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I had always thought that the Benjamin Britten Violin Concerto was poorly represented in recordings and concerts, but this is the second recording of this great concerto that I have reviewed in the last nine months, the other being performed by Augustin Hadelich - one of my very favourite violinists - and a search online revealed that it has been recorded by many great players over the last ten years or so. I am thrilled by this as I think it is one of the great violin concertos.
On this new recording, the Britten and the very popular Max Bruch No 1 Concerto are performed, along with another Bruch work, In Memoriam, which I had not heard before. The soloist on this new recording is Kerson Leong who comes from Canada, and at twenty-six, is a rising star amongst violinists. He possesses an excellent musical instinct paired with a dazzling technique and I think that listeners will enjoy this new recording very much, and that it is every bit as good as those recorded by many of the older and more established violinists.
Right from the outset of the Britten, you sense that Leong has come to grips with this most challenging and rather intense concerto. His sound is ravishing and lyrical when it needs to be, dance-like and playful at times, and purposeful and strong when it needs to be. I also find his intonation to be one of the best I have heard, particularly up in the very high reaches of the instrument, where sometimes players struggle a bit. He manages to realise the rather unsettling emotional content of the first movement which changes quickly. The Philharmonia Orchestra, under the direction of Patrick Hahn, responds magnificently.
Listen — Britten: Moderato con moto (Violin Concerto)
(ALPHA 946 track 1, 7:05-7:53) ℗ 2023 Alpha Classics / Outhere Music France :
The second movement is a great deal more animated than the first movement, and reminds me of a skier tearing down hill. It is a movement that demands supreme technical skill and an impeccable rhythmic sense, and Kerson Leong excels. Where the music slows down with the figure that contrasts the helter skelter of the first, he is equally at home and the instrument is dolorous. I remember the first time I heard this work, the second movement left a marked impression on me. The cadenza that takes up quite a lot of the second part of this movement requires a lot of care and attention, and this performer is very convincing.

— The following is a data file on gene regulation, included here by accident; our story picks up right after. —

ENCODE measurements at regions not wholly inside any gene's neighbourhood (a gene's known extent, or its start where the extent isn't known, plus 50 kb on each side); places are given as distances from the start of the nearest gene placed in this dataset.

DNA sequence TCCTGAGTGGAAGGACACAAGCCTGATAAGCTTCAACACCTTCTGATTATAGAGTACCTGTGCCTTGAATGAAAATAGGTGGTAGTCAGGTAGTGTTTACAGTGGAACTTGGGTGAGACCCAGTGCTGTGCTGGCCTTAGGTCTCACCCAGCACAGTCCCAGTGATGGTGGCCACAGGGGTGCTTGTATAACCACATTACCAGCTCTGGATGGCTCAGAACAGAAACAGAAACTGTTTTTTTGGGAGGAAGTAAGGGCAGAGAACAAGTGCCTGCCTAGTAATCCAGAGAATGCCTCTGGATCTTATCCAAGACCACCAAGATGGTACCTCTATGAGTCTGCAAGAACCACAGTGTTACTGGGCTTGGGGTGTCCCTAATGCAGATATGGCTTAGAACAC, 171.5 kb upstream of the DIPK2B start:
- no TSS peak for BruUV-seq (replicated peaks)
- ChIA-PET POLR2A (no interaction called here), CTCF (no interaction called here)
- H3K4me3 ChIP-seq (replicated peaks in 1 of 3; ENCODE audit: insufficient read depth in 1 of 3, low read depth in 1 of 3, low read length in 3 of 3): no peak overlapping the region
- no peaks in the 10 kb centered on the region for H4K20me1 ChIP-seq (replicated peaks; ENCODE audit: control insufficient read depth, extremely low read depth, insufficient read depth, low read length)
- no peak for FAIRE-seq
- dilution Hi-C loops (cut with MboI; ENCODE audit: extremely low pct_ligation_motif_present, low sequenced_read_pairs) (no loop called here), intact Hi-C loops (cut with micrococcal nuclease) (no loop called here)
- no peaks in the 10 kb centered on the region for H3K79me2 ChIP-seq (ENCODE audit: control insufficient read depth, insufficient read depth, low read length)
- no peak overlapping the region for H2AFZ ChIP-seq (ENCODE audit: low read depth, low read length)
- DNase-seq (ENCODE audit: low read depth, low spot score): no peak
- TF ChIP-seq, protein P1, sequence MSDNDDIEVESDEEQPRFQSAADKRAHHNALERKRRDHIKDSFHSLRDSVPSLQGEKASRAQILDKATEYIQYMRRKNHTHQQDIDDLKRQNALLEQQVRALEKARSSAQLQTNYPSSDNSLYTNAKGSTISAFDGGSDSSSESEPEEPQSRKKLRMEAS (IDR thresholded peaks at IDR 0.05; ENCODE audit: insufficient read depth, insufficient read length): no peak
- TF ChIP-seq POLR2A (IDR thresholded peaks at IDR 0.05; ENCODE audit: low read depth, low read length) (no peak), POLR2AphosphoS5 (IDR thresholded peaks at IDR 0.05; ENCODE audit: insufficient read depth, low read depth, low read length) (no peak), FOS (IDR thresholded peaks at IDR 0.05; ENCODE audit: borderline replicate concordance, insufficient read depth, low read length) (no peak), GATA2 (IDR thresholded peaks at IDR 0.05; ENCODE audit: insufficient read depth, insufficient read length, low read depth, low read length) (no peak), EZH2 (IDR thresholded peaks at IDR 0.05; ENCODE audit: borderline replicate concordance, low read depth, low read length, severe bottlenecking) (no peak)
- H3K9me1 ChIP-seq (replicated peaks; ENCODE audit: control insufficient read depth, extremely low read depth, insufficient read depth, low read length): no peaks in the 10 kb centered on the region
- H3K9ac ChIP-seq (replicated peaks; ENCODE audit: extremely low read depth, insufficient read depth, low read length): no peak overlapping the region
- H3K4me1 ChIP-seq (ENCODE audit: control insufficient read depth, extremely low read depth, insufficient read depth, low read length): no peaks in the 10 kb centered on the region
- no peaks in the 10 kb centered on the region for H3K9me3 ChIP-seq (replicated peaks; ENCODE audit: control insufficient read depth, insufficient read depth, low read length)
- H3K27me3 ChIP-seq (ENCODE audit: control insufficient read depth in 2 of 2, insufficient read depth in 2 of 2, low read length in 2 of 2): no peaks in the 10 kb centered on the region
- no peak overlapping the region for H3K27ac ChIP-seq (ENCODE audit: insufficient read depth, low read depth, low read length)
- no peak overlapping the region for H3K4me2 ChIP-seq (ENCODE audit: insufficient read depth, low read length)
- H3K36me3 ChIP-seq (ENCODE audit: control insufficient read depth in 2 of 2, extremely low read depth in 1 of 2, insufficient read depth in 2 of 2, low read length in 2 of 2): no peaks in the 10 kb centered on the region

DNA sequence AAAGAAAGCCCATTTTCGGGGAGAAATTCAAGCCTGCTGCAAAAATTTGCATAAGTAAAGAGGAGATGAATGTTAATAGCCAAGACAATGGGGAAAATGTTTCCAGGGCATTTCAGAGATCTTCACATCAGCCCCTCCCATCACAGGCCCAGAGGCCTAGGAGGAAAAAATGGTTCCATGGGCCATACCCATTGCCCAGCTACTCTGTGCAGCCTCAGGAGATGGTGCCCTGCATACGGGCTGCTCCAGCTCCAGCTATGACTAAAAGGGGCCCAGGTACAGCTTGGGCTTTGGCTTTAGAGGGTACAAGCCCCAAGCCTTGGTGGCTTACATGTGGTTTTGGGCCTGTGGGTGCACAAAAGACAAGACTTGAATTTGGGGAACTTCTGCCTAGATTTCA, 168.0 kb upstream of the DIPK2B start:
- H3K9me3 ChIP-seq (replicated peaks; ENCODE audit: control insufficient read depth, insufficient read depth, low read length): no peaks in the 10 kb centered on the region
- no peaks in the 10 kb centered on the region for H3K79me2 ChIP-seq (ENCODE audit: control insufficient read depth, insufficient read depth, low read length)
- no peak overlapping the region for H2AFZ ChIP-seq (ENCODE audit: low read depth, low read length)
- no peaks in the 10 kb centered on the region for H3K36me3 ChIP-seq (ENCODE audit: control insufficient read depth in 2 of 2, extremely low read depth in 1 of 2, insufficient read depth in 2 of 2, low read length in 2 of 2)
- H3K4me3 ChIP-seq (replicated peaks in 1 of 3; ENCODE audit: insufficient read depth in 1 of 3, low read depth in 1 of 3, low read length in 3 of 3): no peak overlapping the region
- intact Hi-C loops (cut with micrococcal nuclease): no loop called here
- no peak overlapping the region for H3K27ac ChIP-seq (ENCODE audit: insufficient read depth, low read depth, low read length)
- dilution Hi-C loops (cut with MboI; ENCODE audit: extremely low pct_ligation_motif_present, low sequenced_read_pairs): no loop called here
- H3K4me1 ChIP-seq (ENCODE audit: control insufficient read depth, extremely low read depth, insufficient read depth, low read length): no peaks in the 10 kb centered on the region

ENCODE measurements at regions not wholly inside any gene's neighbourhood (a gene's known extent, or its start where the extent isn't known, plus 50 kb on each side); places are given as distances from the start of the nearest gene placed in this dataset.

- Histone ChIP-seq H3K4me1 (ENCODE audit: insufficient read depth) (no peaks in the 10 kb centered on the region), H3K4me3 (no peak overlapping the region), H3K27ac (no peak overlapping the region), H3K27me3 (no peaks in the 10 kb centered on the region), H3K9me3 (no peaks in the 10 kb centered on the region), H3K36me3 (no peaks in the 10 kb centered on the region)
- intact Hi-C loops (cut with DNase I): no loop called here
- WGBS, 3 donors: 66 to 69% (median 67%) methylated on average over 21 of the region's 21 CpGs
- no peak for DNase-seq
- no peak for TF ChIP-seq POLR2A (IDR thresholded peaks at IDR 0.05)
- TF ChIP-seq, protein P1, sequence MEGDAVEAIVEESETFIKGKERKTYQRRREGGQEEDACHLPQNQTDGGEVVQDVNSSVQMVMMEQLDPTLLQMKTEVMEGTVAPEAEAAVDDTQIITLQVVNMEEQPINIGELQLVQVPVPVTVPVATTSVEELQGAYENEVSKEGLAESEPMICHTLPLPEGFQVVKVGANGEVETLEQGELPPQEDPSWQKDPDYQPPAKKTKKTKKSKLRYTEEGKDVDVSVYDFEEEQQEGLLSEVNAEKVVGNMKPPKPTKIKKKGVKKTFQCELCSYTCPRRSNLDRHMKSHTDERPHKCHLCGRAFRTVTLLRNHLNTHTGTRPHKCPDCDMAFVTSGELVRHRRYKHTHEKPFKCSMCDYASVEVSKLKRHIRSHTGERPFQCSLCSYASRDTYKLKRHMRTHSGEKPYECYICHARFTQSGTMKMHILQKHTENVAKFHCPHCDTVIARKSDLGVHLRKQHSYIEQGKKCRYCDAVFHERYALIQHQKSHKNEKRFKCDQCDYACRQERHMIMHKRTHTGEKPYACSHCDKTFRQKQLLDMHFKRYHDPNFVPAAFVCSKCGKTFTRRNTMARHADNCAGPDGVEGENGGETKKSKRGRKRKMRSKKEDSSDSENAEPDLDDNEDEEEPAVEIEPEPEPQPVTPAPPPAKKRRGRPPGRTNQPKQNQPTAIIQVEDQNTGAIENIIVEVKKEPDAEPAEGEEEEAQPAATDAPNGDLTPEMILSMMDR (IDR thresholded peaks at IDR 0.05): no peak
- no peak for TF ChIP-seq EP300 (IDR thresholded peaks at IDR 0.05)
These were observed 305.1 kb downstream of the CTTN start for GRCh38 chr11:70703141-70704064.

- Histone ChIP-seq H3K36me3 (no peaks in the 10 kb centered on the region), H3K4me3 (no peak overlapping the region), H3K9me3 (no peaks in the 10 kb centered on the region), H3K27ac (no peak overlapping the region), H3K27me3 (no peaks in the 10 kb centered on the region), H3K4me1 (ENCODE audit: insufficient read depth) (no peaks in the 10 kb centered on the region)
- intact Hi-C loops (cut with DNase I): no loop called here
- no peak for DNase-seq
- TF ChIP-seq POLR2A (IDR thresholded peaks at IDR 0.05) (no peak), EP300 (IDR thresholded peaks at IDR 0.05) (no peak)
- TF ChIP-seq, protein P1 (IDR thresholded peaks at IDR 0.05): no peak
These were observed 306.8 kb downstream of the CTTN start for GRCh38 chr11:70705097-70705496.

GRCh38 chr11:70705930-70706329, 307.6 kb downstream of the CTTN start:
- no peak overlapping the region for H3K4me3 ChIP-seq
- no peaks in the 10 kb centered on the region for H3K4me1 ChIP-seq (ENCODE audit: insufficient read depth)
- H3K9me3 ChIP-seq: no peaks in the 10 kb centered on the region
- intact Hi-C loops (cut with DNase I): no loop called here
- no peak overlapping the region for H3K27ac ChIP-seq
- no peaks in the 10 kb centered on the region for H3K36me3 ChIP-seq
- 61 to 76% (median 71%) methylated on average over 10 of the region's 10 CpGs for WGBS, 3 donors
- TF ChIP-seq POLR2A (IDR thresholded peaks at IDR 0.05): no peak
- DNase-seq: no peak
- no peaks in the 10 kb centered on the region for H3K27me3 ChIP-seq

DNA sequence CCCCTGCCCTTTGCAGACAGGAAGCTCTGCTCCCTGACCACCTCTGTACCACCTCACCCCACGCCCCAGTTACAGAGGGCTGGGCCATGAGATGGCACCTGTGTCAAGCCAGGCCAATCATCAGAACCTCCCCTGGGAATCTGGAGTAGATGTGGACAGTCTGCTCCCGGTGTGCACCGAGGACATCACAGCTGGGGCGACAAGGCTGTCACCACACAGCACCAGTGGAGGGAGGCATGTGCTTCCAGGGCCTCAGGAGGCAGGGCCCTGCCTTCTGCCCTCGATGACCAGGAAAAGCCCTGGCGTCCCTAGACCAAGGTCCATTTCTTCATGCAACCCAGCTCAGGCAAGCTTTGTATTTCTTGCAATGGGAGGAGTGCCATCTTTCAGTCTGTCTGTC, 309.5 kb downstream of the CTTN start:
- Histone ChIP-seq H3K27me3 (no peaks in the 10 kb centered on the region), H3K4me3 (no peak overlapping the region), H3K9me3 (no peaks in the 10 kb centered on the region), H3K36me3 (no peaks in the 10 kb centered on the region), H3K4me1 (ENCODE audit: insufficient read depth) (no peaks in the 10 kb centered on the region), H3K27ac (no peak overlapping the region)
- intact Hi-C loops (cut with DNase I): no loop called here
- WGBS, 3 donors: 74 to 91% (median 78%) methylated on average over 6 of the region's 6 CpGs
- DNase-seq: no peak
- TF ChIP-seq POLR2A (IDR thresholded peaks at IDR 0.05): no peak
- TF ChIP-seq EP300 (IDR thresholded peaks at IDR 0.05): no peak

Listen — Britten: Vivace (Violin Concerto)
(ALPHA 946 track 2, 1:33-2:23) ℗ 2023 Alpha Classics / Outhere Music France :
The third movement is significantly longer than the movements that precede it, and is a passacaglia. Britten was about the same age as the soloist and had been very disturbed by the Spanish Civil war, and the spectre of what was soon to embroil Europe. The movement is often bleak or sorrowful. There are also moments of ravishing contemplation. I do not think this is an easy movement to interpret, but I think that a lot of thought has gone into this recording and Kerson Leong and the Philharmonia Orchestra provide a coherent and compelling account.
Listen — Britten: Passacaglia (Violin Concerto)
(ALPHA 946 track 3, 6:51-7:37) ℗ 2023 Alpha Classics / Outhere Music France :
In Memoriam, Op 65, by Max Bruch is, like most of Bruch's works, seldom performed or recorded. It was written in 1893. It runs for over fourteen minutes and, as the title suggests, it is an elegy, filled with moments of sadness and also tender reflection. It receives a beautiful performance here, The soloist has a beautiful tone and such an assured technique that completely sweeps you into this work. Why don't we hear it more often?
Listen — Bruch: In Memoriam
(ALPHA 946 track 4, 4:57-5:51) ℗ 2023 Alpha Classics / Outhere Music France :
The First Violin Concerto of Bruch is one of the best-known and loved works in the violin repertoire, and it grew out of Bruch's friendship with Joseph Joachim. It was written very much earlier than In Memoriam, in 1868, and is his Opus 25. Over the years, it has received some magnificent recordings and performances, and is probably the only work of Bruch that most people know.
This work suits Kerson Leong's style of playing very much and his is as good a performance as I have heard. I do not really find comparisons work for me and usually hesitate to do so. The second movement's performance though did really remind me of an old recording a friend had of Nathan Milstein performing it (in 1953 with the Pittsburgh Orchestra and Steinberg), which is one of my all time favourites. This recording is different, probably largely because of current recording technologies in that I think the violin is more blended with what is around him.
Listen — Bruch: Adagio (Violin Concerto)
(ALPHA 946 track 6, 0:58-1:39) ℗ 2023 Alpha Classics / Outhere Music France :
I think this is one of those recordings that is exciting because it is early in this artist's career. One would have to be very jaded indeed not to get great enjoyment from it or to look forward to what he may do next. This is his second disc, the first one being the very challenging Six Sonatas for Solo Violin by Eugène Ysaÿe, so he is a young man, not afraid of a challenge.
Copyright © 12 May 2023